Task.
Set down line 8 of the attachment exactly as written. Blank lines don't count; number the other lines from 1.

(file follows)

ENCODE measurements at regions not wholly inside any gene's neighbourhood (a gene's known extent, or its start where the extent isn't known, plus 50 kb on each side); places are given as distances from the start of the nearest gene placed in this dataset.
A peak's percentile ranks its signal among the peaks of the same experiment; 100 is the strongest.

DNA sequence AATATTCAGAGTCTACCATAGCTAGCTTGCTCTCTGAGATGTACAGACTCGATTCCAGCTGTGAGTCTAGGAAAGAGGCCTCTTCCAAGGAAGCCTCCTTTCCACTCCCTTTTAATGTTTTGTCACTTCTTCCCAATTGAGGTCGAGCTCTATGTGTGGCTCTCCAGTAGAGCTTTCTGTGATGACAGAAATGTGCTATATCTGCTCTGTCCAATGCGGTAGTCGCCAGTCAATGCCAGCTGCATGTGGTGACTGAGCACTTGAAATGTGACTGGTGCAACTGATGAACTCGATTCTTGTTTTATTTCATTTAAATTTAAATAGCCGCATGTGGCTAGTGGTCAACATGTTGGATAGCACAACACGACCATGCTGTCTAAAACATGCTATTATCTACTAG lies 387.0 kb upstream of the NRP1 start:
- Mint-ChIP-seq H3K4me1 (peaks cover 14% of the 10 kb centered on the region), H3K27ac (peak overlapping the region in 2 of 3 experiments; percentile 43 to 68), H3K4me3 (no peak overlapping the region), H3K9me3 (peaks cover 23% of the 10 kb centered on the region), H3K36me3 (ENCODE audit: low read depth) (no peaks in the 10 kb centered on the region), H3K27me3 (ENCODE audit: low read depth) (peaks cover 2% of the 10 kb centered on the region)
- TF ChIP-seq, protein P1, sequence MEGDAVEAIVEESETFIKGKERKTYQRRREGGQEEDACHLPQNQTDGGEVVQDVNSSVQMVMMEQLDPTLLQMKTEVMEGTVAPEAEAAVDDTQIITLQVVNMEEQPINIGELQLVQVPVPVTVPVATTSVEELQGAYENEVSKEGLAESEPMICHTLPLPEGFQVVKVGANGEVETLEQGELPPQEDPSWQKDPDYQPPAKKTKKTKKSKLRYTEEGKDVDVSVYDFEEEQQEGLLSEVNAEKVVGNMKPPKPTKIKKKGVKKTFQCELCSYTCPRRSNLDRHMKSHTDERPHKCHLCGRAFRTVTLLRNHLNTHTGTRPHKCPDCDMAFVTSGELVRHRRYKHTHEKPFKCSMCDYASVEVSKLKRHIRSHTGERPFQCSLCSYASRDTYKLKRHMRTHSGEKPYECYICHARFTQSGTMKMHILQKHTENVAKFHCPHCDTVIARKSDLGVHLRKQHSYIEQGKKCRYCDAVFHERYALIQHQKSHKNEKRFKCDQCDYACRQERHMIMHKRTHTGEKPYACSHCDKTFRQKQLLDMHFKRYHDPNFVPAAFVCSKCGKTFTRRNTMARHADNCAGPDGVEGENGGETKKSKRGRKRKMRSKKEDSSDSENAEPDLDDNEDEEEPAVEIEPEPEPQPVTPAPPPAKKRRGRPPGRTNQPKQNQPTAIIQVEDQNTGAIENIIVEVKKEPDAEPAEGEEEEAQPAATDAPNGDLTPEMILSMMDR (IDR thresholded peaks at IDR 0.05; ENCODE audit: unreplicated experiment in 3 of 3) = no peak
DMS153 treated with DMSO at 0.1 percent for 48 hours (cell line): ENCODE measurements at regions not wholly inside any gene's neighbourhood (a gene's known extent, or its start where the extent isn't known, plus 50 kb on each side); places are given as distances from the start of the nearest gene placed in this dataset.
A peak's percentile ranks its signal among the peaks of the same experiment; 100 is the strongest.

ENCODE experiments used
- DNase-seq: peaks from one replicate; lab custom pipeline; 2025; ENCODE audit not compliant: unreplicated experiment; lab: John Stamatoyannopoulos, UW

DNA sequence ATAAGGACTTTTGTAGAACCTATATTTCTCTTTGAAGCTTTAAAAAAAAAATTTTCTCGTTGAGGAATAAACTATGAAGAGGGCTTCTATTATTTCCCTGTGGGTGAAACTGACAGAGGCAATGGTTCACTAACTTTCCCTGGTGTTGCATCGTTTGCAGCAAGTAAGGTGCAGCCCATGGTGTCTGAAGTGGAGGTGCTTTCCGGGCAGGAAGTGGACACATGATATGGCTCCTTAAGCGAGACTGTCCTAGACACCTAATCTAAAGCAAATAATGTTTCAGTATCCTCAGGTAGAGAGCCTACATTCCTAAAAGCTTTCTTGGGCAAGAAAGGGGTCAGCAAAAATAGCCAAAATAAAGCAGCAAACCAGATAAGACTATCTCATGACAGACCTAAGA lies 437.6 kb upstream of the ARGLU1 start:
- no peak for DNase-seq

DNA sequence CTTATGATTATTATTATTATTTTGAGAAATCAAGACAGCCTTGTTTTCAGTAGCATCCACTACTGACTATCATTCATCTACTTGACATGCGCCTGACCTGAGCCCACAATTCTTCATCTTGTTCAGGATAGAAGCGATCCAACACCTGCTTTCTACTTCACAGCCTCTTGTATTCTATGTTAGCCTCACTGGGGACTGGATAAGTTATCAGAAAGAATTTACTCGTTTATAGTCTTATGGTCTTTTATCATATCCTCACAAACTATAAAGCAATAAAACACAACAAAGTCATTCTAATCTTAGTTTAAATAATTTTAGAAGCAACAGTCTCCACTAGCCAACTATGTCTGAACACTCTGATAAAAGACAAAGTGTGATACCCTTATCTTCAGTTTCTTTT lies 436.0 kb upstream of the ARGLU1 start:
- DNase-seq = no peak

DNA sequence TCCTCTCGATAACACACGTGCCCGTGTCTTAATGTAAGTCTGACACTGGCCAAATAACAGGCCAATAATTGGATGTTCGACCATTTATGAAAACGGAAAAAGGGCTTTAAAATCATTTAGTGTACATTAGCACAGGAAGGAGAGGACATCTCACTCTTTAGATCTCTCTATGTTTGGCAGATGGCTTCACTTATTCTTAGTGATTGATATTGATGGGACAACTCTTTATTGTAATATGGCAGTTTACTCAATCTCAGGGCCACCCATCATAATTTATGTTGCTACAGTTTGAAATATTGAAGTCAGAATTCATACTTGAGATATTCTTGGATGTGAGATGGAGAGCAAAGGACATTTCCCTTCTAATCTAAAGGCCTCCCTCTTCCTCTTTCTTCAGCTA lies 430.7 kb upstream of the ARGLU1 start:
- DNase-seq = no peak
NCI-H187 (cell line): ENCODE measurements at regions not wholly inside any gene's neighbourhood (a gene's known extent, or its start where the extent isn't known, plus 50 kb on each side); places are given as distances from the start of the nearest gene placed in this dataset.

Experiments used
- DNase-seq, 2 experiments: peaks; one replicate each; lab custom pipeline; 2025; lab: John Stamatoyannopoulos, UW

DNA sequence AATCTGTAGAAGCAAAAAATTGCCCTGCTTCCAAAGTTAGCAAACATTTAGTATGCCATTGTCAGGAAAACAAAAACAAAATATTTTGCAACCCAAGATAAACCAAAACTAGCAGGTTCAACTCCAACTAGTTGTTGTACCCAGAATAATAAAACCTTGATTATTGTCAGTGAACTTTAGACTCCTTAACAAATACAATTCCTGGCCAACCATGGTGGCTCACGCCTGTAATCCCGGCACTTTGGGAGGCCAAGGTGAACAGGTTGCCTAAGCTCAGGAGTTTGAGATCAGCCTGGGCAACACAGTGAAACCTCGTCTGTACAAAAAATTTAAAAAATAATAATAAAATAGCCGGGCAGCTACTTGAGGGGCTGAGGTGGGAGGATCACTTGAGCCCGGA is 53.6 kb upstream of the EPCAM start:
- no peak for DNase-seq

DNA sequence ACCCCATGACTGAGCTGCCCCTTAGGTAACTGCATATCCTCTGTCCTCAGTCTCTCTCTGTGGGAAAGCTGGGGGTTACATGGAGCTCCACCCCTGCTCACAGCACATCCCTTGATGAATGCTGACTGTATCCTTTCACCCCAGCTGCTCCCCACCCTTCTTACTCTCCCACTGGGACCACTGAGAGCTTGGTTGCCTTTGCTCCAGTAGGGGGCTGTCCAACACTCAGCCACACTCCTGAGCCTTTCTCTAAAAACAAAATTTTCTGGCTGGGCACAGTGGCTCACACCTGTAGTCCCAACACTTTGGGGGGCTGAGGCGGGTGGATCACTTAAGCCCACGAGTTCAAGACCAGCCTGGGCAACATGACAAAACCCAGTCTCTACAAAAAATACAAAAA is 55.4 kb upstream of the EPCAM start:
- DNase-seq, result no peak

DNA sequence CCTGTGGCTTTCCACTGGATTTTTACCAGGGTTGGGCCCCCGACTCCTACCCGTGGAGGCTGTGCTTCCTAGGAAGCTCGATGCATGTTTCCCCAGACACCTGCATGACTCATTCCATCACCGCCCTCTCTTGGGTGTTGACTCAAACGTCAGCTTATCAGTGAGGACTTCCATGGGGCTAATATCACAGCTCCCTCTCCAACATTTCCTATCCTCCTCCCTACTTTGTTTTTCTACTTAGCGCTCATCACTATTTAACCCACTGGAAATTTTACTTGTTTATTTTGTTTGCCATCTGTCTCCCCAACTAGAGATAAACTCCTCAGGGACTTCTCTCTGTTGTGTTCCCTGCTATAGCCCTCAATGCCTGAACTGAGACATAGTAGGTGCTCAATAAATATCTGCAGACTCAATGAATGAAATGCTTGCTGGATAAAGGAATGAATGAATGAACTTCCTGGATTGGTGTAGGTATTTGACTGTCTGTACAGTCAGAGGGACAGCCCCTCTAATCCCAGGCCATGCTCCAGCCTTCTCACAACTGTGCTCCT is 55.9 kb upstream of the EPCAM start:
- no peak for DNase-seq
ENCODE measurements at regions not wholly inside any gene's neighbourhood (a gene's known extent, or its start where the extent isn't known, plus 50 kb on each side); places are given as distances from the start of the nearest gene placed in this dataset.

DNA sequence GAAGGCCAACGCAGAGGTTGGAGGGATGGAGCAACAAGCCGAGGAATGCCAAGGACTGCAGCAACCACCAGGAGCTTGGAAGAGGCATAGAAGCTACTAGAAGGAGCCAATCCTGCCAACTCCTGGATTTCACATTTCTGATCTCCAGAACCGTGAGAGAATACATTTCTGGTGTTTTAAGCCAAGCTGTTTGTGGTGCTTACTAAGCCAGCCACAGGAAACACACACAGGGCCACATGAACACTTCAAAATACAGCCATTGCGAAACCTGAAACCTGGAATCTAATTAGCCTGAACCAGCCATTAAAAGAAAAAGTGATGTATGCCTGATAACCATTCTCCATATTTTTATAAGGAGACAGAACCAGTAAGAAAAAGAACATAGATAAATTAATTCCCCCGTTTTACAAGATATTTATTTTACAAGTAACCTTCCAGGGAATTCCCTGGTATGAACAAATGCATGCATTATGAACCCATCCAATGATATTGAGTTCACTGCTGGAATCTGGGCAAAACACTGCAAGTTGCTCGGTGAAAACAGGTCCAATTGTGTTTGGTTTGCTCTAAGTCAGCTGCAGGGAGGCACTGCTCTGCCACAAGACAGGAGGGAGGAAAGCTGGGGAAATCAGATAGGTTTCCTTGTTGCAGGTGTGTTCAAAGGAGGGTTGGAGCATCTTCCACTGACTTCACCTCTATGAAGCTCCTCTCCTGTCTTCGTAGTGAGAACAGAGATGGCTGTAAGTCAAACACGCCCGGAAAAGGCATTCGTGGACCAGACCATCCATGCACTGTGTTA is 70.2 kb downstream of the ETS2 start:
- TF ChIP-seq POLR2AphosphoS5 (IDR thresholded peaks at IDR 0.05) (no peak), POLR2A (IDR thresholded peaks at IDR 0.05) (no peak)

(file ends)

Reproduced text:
ENCODE experiments used